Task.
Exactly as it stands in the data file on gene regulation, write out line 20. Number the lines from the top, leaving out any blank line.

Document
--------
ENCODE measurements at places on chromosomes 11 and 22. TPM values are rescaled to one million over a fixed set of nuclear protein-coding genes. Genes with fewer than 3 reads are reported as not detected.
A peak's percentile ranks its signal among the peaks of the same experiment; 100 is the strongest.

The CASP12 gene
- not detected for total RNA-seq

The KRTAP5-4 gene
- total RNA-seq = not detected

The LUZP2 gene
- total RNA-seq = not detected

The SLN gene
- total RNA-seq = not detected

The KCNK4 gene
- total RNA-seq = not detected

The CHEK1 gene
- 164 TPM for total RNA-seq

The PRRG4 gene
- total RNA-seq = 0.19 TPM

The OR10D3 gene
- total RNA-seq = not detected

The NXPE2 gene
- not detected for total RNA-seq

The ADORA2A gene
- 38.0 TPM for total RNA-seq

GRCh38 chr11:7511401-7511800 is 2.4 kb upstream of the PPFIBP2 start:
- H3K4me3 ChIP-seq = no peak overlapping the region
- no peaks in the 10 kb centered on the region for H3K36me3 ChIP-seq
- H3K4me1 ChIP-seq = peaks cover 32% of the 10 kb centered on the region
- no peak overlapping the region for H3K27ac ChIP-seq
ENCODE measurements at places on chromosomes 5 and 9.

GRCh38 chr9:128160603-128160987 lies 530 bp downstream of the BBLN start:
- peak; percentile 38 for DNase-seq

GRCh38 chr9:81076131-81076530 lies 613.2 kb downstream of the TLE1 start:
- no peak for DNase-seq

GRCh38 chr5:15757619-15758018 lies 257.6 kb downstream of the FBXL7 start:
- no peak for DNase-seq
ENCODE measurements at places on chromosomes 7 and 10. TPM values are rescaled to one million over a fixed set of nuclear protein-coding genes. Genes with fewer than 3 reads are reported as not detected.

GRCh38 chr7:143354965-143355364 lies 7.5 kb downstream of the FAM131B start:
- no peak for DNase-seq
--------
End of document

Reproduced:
- not detected for total RNA-seq